While clothing manufacturers in Italy have not been told to close outright in the country’s bid to fight the Covid-19 virus, many have been subject to major disruption during this health emergency.
A drop in demand for clothing and textiles in China and the cancellation of fairs and missions both abroad and in Italy have already hit brands hard, with events being called off and many catwalk shows at last month’s Milan Fashion Week taking place behind closed doors as the virus outbreak gathered strength.
Domestic demand took a further dive last week when the Italian government tightly restricted commercial activities – including fashion retail – until 25 March.
Many brands had already begun closing retail stores due to a lack of shoppers, with large chains such as Calzedonia and Coin SpA anticipating tougher prevention measures.
As for manufacturing, some luxury brands, already smarting from lost China sales, began prepping Italian production sites for temporary closures – for example luxury fabric and clothing producer, Biella-based Loro Piana, which on March 8 shuttered its factories in Lombardy.
Gucci has closed all six production sites in the regions of Tuscany and Marche until 20 March to head off the spread of the disease in Italy, with office staff working from home.
Luxury shoe and clothing brand Tod’s has also temporarily closed Italian production facilities until 17 March to reorganise and allow factories to adopt the new anti-contamination measures aimed at protecting workers. These include office staff working from home, factories being sanitised routinely, and workers being provided with masks, gloves and working at a safe distance (at least one metre) from one another.
The Covid-19 crisis is “causing a significant production slowdown across the entire supply chain,” said a spokesperson for Sistema Moda Italian (SMI), who warned that any recovery in the Chinese market might currently be cancelled out by losses in other countries where the Covid-19 pandemic is now just starting.
Andrea Cavicchi, president of the fashion department of the Confindustria Toscana Nord, told just-style that falls in Italian sales and a block on tourism could harm Italian brands in the medium-to-long term.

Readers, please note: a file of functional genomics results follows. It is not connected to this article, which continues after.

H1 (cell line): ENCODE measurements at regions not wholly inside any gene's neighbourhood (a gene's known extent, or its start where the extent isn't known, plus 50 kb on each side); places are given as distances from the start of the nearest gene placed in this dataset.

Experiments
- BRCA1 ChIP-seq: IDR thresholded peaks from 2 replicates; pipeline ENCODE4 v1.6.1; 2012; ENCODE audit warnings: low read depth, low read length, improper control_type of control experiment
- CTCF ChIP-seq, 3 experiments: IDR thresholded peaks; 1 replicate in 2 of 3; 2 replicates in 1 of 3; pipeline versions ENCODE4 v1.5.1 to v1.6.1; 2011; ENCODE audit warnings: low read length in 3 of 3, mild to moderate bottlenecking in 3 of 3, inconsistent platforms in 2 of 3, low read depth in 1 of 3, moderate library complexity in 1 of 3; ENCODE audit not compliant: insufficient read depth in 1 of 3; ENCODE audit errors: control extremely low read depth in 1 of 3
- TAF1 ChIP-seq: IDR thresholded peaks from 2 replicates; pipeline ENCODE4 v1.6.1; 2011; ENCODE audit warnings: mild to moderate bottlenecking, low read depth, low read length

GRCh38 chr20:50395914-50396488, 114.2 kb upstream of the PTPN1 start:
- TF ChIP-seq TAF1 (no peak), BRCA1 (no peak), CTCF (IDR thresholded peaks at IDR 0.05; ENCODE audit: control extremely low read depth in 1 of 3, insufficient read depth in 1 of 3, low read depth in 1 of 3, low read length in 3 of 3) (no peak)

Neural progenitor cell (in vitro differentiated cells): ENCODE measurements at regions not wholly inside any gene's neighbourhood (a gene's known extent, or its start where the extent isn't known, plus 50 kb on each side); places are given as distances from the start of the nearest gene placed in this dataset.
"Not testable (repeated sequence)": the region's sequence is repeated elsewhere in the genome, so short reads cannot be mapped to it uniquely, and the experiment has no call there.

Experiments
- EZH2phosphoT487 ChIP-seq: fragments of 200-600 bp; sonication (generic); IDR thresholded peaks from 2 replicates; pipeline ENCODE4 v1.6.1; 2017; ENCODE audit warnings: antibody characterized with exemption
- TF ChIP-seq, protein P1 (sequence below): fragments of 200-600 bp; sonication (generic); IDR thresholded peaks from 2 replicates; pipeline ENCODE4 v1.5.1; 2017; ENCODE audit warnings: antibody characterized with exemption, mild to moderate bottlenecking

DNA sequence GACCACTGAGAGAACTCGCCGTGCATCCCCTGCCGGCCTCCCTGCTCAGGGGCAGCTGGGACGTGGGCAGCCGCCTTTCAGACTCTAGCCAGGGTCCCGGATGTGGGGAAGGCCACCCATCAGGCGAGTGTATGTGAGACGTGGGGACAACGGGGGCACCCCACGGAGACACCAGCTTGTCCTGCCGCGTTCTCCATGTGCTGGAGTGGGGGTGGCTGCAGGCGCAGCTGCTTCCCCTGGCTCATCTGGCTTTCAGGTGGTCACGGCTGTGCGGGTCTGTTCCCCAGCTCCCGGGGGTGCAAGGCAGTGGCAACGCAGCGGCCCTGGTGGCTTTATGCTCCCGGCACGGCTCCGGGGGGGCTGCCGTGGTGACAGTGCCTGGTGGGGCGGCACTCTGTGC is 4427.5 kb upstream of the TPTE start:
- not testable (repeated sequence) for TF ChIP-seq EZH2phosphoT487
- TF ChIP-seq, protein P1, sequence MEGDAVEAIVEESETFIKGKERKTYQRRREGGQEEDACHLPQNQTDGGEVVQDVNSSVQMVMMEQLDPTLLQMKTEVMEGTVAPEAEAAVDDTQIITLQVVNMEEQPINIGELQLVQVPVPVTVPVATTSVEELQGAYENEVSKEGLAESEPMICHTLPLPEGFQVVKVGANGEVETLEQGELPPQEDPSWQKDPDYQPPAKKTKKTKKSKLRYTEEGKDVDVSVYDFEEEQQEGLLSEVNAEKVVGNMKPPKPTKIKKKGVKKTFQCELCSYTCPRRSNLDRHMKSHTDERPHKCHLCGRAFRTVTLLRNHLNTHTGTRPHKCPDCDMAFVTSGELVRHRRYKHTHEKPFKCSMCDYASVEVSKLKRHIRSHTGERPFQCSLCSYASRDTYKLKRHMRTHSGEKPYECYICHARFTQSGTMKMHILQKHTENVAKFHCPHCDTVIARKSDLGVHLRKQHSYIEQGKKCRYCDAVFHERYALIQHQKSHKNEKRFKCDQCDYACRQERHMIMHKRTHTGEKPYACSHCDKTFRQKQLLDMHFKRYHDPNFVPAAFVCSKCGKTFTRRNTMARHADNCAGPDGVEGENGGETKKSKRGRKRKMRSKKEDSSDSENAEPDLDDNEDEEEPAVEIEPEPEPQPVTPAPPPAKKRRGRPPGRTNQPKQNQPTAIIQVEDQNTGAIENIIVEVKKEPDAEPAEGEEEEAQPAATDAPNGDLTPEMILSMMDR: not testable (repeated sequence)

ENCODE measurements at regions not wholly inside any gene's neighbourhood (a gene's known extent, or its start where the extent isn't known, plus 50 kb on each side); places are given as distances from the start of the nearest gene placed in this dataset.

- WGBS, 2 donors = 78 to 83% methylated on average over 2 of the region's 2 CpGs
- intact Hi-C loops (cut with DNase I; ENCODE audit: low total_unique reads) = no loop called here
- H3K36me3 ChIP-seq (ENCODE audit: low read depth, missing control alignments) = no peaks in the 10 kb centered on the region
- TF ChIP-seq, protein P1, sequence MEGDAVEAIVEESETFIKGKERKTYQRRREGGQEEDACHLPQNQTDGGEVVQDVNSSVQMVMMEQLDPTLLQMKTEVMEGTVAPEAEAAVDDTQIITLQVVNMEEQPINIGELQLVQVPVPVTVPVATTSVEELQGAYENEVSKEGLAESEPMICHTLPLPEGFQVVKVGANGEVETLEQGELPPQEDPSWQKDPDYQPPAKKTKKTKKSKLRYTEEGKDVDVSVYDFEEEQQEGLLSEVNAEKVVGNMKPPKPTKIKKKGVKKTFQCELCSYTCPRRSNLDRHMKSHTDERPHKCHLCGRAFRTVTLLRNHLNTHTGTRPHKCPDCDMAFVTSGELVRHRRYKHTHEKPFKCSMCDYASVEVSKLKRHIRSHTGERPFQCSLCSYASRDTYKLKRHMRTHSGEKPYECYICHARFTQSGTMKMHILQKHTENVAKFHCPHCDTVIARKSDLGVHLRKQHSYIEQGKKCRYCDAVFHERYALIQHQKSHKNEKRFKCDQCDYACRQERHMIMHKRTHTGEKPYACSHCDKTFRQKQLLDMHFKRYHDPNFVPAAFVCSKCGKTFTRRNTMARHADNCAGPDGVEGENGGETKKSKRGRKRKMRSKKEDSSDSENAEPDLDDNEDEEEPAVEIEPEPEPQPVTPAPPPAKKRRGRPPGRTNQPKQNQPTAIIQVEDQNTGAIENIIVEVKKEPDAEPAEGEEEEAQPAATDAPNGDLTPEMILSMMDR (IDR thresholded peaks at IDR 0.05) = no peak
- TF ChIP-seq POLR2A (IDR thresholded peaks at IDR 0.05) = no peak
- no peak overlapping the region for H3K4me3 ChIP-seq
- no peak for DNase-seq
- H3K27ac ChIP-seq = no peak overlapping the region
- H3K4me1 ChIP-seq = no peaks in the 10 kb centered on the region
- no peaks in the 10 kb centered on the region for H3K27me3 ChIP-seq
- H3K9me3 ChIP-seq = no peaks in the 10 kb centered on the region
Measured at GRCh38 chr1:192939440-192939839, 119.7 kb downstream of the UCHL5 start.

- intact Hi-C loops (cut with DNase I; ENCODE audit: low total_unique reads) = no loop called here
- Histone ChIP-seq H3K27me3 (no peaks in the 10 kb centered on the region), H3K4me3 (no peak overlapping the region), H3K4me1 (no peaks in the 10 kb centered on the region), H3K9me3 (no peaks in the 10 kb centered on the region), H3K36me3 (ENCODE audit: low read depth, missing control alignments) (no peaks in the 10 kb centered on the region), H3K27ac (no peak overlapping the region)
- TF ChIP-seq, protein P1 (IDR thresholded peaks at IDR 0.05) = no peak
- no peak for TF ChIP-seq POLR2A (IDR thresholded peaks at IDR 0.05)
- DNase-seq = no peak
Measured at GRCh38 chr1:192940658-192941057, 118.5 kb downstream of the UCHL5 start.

“Tourism in Italy is closely linked to fashion, with tourists’ demand for Italian fashion representing quite a big chunk of domestic demand. We expect this, together with the temporary closure of stores in Italy and an overall drop in global demand due to the Covid crisis, to have a trickle-down effect on future orders and along the entire supply chain,” he says.
How will this crisis shake down?
“The general feeling is that there will be more clarity by May-June  as some of my US clients have postponed orders until then,” says Marco Badiani, textile export manager at Prato-based wholesaler Badiani Studio.
“This means that there might be a couple months’ delay along the entire supply chain, but it’s something manageable, Italian suppliers are quite flexible; textile and clothing companies are probably considering slowing production now and putting workers on vacation leave, to then boost output in the summer, in hopes that orders start coming in this spring.”
While fabric makers, in Prato and Biella for instance, are operating, textile dyers in Prato have complained of higher costs for chemicals, which are partly supplied by China. Production output of mills has slowed to about 80%, Cavicchi says, mainly to meet Covid-19 worker safety rules.
A spokesperson from the Unione Industriale Biellese fears possible border blocks of its textile products if the Covid-19 crisis worsens in Italy and across Europe.
Indeed, this week Austria began spot health checks on truck drivers crossing the Brenner pass, causing kilometres-long lines at the border and significant delays.
National business association Confindustria made an appeal to the European Union on 13 March to help keep borders for trade open.
“It is extremely important that the EU quickly establish simple and clear rules, valid for all 27 Member States, to safely manage trade within the Union. The closure of internal borders to the transit of goods, taken unilaterally by individual Member States, also in eastern Europe is unnecessary and harmful. This is not how to defeat coronavirus, but only puts the most important European common good at risk: the [EU single] internal market.”
The real problem facing the sector now is whether orders will come in for the spring/summer 2021 season, says the SMI spokesperson, “while we hope for the number of orders to rebound for the fall/winter 2021 season.”
Writing on just-style last week, Mike Flanagan, chief executive of Clothesource Sourcing Intelligence, noted that relative to its population, the developed world’s largest clothing industry is in Italy. The country is the hub for high-end luxury apparel production, as well as a leading supplier of high-end yarns and fabrics.